The Importance of Prehabilitation for Orthopaedic Surgery Patients

Prehabilitation for Orthopaedic Surgery Patients

What is Prehabilitation?

Prehabilitation is a proactive approach to preparing patients for orthopaedic surgery by focusing on optimizing their physical and mental health before the procedure. Unlike rehabilitation, which occurs after surgery, prehabilitation aims to enhance patients’ strength, flexibility, and overall well-being prior to going under the knife.

Prehabilitation for Orthopaedic Surgery Patients
Prehabilitation for Orthopaedic Surgery Patients

Why Is It Important to Be Prehabilitated?

The most common cause of disability worldwide is musculoskeletal disease, and each year, surgeons are thought to undertake 310 million treatments. Due to an aging population and the worldwide pandemic, millions of Americans had surgical procedure delays. Routine operations are taking longer to complete, which can be physically and psychologically taxing for patients.

While waiting for surgery might be exhausting, it also presents a chance for prehabilitation—improving quality of life, muscle strength, and function—prior to the procedure. The results orthopedic patients experience following surgery are greatly influenced by these three elements. Prehabilitation has been used by doctors and therapists since the 1940s, but research on its potential to enhance postoperative outcomes has only recently been conducted.

Benefits of Rehabilitation Before Surgery

Researchers from Anglia Ruskin University (ARU), Addenbrooke’s — Cambridge University Hospitals NHS Foundation Trust (CUH), and Western University in Ontario, Canada, performed a meta-analysis of 48 clinical trials involving patients getting ready for orthopedic surgery and using prehabilitation techniques like exercise, acupuncture, and pain management.

According to the study, patients awaiting total hip and total knee replacements, as well as lower back surgery, can benefit from prehabilitation by experiencing less discomfort prior to surgery, increased muscle strength, and an overall improved quality of life.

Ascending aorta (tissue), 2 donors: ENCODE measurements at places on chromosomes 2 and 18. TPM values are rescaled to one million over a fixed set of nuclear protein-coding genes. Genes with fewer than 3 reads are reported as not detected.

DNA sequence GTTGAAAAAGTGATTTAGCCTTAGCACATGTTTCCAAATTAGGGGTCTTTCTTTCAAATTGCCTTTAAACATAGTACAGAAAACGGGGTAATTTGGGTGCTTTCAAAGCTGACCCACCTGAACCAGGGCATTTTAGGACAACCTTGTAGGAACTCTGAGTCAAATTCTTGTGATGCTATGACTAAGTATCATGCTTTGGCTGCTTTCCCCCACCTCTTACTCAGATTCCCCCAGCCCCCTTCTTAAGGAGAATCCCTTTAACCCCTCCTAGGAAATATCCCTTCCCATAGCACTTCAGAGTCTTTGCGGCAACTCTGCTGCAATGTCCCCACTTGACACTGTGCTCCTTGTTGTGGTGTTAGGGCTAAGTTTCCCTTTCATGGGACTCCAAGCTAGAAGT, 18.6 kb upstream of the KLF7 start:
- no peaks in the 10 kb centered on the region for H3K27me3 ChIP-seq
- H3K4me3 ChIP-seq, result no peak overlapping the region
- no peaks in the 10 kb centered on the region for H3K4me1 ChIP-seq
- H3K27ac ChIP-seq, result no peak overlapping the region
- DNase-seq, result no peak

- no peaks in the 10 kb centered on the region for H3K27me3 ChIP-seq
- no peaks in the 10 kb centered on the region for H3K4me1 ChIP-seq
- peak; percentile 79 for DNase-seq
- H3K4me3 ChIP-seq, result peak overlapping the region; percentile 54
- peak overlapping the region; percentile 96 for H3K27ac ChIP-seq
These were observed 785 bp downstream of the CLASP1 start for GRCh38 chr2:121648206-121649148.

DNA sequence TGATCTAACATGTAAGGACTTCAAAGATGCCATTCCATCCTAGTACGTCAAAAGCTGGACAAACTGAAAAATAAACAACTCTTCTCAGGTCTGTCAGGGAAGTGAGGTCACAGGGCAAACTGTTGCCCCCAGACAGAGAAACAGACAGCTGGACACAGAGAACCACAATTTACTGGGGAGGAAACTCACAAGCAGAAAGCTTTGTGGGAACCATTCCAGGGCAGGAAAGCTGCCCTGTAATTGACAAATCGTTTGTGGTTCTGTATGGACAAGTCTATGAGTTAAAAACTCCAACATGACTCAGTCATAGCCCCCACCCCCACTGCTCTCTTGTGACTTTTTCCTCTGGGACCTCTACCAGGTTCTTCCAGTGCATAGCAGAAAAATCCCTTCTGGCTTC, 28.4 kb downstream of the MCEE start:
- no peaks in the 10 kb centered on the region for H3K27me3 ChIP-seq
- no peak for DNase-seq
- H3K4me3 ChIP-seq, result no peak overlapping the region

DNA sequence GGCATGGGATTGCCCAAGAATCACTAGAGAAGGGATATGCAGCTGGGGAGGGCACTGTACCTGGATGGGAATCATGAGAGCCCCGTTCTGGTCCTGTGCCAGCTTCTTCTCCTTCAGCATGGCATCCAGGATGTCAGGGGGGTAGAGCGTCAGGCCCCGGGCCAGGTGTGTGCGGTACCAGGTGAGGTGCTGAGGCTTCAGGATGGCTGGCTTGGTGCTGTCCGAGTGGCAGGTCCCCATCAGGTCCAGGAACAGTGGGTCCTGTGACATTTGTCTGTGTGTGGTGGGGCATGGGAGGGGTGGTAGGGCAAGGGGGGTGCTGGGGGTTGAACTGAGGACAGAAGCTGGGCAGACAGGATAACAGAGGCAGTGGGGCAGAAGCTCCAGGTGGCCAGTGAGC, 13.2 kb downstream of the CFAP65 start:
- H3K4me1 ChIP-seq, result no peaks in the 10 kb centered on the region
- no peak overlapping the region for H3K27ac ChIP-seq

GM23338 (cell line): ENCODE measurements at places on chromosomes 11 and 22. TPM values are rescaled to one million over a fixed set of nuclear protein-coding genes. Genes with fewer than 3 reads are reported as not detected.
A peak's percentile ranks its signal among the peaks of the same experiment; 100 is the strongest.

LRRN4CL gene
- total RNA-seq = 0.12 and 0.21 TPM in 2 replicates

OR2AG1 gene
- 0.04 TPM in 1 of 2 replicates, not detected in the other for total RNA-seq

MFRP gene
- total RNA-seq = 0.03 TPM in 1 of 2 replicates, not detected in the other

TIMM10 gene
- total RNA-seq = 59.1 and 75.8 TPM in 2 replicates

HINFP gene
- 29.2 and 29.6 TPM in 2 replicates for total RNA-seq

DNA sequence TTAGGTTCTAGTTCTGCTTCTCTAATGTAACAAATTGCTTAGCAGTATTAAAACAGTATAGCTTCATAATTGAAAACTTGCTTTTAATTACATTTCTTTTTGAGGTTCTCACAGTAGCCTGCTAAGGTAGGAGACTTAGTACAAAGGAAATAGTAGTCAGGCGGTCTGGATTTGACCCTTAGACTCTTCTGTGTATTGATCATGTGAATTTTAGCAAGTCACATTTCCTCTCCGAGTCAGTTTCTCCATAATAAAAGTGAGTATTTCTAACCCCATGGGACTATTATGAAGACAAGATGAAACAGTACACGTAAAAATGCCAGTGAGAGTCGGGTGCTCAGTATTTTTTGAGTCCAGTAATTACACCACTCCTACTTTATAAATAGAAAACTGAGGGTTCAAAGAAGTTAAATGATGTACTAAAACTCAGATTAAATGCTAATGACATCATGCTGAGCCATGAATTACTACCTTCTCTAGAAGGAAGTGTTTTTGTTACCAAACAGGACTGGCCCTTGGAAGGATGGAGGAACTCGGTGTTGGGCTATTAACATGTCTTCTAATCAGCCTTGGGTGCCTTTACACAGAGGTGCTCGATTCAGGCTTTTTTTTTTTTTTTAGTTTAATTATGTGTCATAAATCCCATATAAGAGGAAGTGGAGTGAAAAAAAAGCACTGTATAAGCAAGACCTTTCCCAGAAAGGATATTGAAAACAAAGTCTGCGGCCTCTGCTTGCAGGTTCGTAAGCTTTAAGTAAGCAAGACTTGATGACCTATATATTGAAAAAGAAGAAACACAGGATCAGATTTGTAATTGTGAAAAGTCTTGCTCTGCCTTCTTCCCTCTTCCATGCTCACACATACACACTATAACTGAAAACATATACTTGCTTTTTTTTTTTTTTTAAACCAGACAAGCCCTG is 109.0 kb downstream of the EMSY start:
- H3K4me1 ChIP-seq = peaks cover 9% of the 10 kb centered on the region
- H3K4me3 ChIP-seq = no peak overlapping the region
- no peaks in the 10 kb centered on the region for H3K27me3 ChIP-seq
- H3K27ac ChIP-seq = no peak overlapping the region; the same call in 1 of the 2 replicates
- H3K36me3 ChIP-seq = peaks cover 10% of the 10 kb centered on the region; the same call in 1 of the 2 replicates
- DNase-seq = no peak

Benefits of Rehabilitation After Surgery

Recuperation from surgery was aided by prehabilitation. In comparison to patients who did not prehabilitate, the study indicated that patients who prehabilitated had better joint function over the short and medium terms. Prehabilitation shown to be very beneficial for knee replacement patients at six-week postoperative visits and for lower back surgery patients at six-month postoperative visits.

For patients waiting for orthopedic surgery, researchers recommended at least two sessions per week for a duration of four to six weeks. Patients can rest easy knowing that there aren’t many risks associated with rehabilitation programs, which may involve both supervised and unsupervised sessions.

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Leica Claydon-Mueller, PhD, associate professor of health services research at ARU (Medical Xpress), stated, “While the study’s results are encouraging and support prehabilitation, it is also important that patients engage in postoperative exercise programs appropriately to achieve optimal outcomes.”

Do You Need Prehabilitation before Your Surgery?

If you are thinking about having a total joint replacement, discuss prehabilitation programs with your orthopedist. While you wait for the day of your operation, you definitely want to preserve your range of motion and joint strength. You can manage your discomfort and speed up your recovery after surgery by being ready and conditioned, allowing you to get back to your active lifestyle!

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